15 September 1999
EXAMPLE PROBLEM C4
STEEL FRAME BUILDING
C4-1. Building Description
Building 745 consists of three 1-story structures located at McChord Air Force Base (AFB),
Washington. The buildings are used as shops for aircraft engine inspection and repair. One is
of timber construction (built in the 1950s), and the other two are steel construction (built in 1961
and 1965), and all are structurally independent of each other. One of the steel structures is
used here to demonstrate the structural review procedures.
The example building was constructed in 1965 and consists of a pre-engineered and pre-
fabricated gable-framed structure (Figure C4-1). The plan dimensions of the building are
approximately 131 feet by 155 feet. The roof framing consists of insulated metal roofing over
purlins that are spaced at 5-foot intervals. Steel-gable frames with tapered steel beam-columns
at each end span the transverse direction. The beam-columns are 10-inch by 12-inch built-up
steel sections at the base and 10 inches by about 30 inches at the top, and are spaced at 20-
foot intervals. The steel beams are approximately 30 inches deep, and are supported at the
midpoint by 12-inch by 12-inch wide-flange steel columns. Two sets of crane rails are
suspended from the beams. Each crane has a maximum lift capacity of 8 tons.
The east end wall and both side walls consist of 6-inch-thick by 4-foot-high precast concrete
wainscot and insulated metal siding over steel girders spaced at approximately 4-foot intervals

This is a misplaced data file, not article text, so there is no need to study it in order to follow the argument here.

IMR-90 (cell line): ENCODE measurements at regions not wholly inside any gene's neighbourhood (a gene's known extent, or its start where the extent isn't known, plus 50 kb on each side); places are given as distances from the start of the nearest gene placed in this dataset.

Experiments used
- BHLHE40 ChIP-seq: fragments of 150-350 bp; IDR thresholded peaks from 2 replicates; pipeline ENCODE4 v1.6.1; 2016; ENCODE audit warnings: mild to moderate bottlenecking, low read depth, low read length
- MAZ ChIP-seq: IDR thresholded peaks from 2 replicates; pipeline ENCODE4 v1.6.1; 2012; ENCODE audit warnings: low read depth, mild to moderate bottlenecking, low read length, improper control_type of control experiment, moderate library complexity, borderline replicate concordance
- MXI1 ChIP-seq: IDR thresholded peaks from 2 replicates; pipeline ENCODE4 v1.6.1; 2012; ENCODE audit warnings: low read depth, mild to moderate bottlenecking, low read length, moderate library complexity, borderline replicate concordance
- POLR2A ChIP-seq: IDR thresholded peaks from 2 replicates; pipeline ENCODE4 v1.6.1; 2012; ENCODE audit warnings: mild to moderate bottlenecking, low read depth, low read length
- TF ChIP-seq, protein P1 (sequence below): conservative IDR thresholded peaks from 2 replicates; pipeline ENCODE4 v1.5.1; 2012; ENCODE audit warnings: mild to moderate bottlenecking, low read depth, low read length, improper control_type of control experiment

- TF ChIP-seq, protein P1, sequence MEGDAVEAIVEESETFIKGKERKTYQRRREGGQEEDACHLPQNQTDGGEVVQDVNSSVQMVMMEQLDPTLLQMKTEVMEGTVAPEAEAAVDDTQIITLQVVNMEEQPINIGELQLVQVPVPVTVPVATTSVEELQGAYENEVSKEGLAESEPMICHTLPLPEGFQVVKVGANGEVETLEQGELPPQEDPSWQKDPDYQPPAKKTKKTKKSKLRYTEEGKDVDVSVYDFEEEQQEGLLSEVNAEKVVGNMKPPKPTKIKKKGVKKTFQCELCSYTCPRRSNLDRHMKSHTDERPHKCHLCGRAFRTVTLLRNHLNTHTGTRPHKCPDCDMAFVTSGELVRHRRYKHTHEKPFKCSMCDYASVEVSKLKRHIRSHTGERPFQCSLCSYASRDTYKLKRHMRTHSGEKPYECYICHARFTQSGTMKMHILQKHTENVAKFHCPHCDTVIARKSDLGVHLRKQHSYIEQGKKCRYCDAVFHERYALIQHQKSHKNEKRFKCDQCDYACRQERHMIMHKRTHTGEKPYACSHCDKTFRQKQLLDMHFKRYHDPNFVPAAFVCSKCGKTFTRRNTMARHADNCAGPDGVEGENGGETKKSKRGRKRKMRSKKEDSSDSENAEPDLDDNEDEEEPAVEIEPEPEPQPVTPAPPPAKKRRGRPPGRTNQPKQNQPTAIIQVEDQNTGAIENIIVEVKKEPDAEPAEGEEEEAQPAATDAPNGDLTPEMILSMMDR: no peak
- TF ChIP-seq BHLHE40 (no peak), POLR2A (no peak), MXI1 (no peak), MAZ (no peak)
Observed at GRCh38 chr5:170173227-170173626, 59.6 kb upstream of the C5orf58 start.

above (except for door and window openings). The west wall is an 8-inch-thick CMU firewall,
and is connected to the steel columns with metal clips.
a. Vertical-Load-Resisting System
. Steel framing and concrete columns carry the vertical
loads. The footings of the steel frames consist of 3-foot, 6-inch-square spread footings for each
column, with strip footings between the columns. The interior columns are 12-inch-square, with
reinforcing of four #6 bars and #3 ties at 12 inches. The footings below the center columns are
2-foot, 6-inch-square spread footings.
b. Lateral-Load-Resisting System. The lateral forces in the transverse direction are
transmitted through the gable-frame system to the foundation. The lateral forces in the
longitudinal direction are transmitted to the foundation by three sets of -inch rod X-bracing
in the roof and two sets of 3-inch by 3-inch angle X-bracing in the side walls (one leg of the
angle is notched at the intersection).
C4-2. Building Review Report
a. Seismic Review of Structural Systems. The review procedure described in Chapter 2 is
performed using the Lateral Load System Data Sheet and Structural Review Score Sheet. The
information is extracted from the building drawings (made available by the Base Master
Planning office), and by visual inspection of the building. For this building, there were no
fabrication drawings showing the frame sizes and bracing locations. It was necessary to obtain
this information by field measurement where they were accessible, and by estimation where
they were not. The completed forms are shown in Figures C4-2 and C4-3.